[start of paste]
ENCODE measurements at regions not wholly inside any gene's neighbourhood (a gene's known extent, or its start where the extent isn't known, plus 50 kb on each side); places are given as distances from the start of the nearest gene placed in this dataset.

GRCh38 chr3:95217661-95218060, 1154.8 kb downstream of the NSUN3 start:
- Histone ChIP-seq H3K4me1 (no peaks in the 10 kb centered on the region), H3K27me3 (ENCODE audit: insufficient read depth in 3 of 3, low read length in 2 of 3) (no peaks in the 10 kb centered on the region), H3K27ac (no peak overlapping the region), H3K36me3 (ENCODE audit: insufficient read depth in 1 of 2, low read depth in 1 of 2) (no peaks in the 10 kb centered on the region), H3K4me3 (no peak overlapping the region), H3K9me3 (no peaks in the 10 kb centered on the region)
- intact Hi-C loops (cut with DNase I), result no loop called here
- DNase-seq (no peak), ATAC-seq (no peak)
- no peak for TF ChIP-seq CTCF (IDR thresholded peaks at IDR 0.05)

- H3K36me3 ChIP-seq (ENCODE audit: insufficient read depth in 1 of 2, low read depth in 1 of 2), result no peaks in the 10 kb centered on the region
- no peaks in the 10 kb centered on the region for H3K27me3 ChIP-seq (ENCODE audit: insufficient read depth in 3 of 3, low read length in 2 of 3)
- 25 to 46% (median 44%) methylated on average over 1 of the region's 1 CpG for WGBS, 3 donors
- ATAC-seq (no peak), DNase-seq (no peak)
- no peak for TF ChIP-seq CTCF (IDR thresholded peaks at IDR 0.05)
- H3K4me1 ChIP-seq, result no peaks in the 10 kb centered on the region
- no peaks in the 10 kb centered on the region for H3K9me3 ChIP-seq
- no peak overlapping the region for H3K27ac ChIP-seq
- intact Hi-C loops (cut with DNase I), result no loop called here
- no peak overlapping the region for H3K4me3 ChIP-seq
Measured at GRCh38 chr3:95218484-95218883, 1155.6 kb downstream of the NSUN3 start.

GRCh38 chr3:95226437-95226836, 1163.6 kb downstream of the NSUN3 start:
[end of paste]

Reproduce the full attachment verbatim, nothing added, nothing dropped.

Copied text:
ENCODE measurements at regions not wholly inside any gene's neighbourhood (a gene's known extent, or its start where the extent isn't known, plus 50 kb on each side); places are given as distances from the start of the nearest gene placed in this dataset.

GRCh38 chr3:95217661-95218060, 1154.8 kb downstream of the NSUN3 start:
- Histone ChIP-seq H3K4me1 (no peaks in the 10 kb centered on the region), H3K27me3 (ENCODE audit: insufficient read depth in 3 of 3, low read length in 2 of 3) (no peaks in the 10 kb centered on the region), H3K27ac (no peak overlapping the region), H3K36me3 (ENCODE audit: insufficient read depth in 1 of 2, low read depth in 1 of 2) (no peaks in the 10 kb centered on the region), H3K4me3 (no peak overlapping the region), H3K9me3 (no peaks in the 10 kb centered on the region)
- intact Hi-C loops (cut with DNase I), result no loop called here
- DNase-seq (no peak), ATAC-seq (no peak)
- no peak for TF ChIP-seq CTCF (IDR thresholded peaks at IDR 0.05)

- H3K36me3 ChIP-seq (ENCODE audit: insufficient read depth in 1 of 2, low read depth in 1 of 2), result no peaks in the 10 kb centered on the region
- no peaks in the 10 kb centered on the region for H3K27me3 ChIP-seq (ENCODE audit: insufficient read depth in 3 of 3, low read length in 2 of 3)
- 25 to 46% (median 44%) methylated on average over 1 of the region's 1 CpG for WGBS, 3 donors
- ATAC-seq (no peak), DNase-seq (no peak)
- no peak for TF ChIP-seq CTCF (IDR thresholded peaks at IDR 0.05)
- H3K4me1 ChIP-seq, result no peaks in the 10 kb centered on the region
- no peaks in the 10 kb centered on the region for H3K9me3 ChIP-seq
- no peak overlapping the region for H3K27ac ChIP-seq
- intact Hi-C loops (cut with DNase I), result no loop called here
- no peak overlapping the region for H3K4me3 ChIP-seq
Measured at GRCh38 chr3:95218484-95218883, 1155.6 kb downstream of the NSUN3 start.

GRCh38 chr3:95226437-95226836, 1163.6 kb downstream of the NSUN3 start: